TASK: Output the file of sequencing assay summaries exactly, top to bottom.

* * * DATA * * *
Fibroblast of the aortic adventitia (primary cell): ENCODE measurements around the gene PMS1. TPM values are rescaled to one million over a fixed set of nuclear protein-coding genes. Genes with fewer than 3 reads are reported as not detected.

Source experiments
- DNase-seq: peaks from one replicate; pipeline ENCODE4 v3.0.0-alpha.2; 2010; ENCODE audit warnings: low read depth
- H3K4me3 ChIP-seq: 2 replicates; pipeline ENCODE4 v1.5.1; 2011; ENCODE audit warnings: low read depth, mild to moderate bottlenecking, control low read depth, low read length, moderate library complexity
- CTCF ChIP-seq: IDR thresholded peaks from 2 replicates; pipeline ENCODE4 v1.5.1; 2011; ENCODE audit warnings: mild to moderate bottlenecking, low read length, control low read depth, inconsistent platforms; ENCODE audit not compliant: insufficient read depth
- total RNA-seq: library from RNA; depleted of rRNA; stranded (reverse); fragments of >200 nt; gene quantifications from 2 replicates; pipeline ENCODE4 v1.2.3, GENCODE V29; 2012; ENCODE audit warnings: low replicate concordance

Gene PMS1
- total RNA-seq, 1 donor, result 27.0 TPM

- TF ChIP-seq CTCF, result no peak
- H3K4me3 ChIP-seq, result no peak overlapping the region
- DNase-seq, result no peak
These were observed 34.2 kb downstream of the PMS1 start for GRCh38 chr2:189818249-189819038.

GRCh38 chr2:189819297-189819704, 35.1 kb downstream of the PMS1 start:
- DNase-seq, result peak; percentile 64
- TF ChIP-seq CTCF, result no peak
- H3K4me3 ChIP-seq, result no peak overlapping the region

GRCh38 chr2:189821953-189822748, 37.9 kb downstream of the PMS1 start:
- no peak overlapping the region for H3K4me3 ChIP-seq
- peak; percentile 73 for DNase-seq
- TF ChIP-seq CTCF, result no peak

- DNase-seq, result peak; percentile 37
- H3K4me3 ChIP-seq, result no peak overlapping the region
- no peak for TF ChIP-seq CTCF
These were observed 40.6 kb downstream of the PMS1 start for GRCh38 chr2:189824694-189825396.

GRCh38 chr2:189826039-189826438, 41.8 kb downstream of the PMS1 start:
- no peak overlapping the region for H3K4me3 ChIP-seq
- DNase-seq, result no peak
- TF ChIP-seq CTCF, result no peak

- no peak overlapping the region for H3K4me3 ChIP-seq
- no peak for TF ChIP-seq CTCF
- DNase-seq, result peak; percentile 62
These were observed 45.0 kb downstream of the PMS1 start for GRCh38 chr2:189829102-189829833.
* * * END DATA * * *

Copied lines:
Fibroblast of the aortic adventitia (primary cell): ENCODE measurements around the gene PMS1. TPM values are rescaled to one million over a fixed set of nuclear protein-coding genes. Genes with fewer than 3 reads are reported as not detected.

Source experiments
- DNase-seq: peaks from one replicate; pipeline ENCODE4 v3.0.0-alpha.2; 2010; ENCODE audit warnings: low read depth
- H3K4me3 ChIP-seq: 2 replicates; pipeline ENCODE4 v1.5.1; 2011; ENCODE audit warnings: low read depth, mild to moderate bottlenecking, control low read depth, low read length, moderate library complexity
- CTCF ChIP-seq: IDR thresholded peaks from 2 replicates; pipeline ENCODE4 v1.5.1; 2011; ENCODE audit warnings: mild to moderate bottlenecking, low read length, control low read depth, inconsistent platforms; ENCODE audit not compliant: insufficient read depth
- total RNA-seq: library from RNA; depleted of rRNA; stranded (reverse); fragments of >200 nt; gene quantifications from 2 replicates; pipeline ENCODE4 v1.2.3, GENCODE V29; 2012; ENCODE audit warnings: low replicate concordance

Gene PMS1
- total RNA-seq, 1 donor, result 27.0 TPM

- TF ChIP-seq CTCF, result no peak
- H3K4me3 ChIP-seq, result no peak overlapping the region
- DNase-seq, result no peak
These were observed 34.2 kb downstream of the PMS1 start for GRCh38 chr2:189818249-189819038.

GRCh38 chr2:189819297-189819704, 35.1 kb downstream of the PMS1 start:
- DNase-seq, result peak; percentile 64
- TF ChIP-seq CTCF, result no peak
- H3K4me3 ChIP-seq, result no peak overlapping the region

GRCh38 chr2:189821953-189822748, 37.9 kb downstream of the PMS1 start:
- no peak overlapping the region for H3K4me3 ChIP-seq
- peak; percentile 73 for DNase-seq
- TF ChIP-seq CTCF, result no peak

- DNase-seq, result peak; percentile 37
- H3K4me3 ChIP-seq, result no peak overlapping the region
- no peak for TF ChIP-seq CTCF
These were observed 40.6 kb downstream of the PMS1 start for GRCh38 chr2:189824694-189825396.

GRCh38 chr2:189826039-189826438, 41.8 kb downstream of the PMS1 start:
- no peak overlapping the region for H3K4me3 ChIP-seq
- DNase-seq, result no peak
- TF ChIP-seq CTCF, result no peak

- no peak overlapping the region for H3K4me3 ChIP-seq
- no peak for TF ChIP-seq CTCF
- DNase-seq, result peak; percentile 62
These were observed 45.0 kb downstream of the PMS1 start for GRCh38 chr2:189829102-189829833.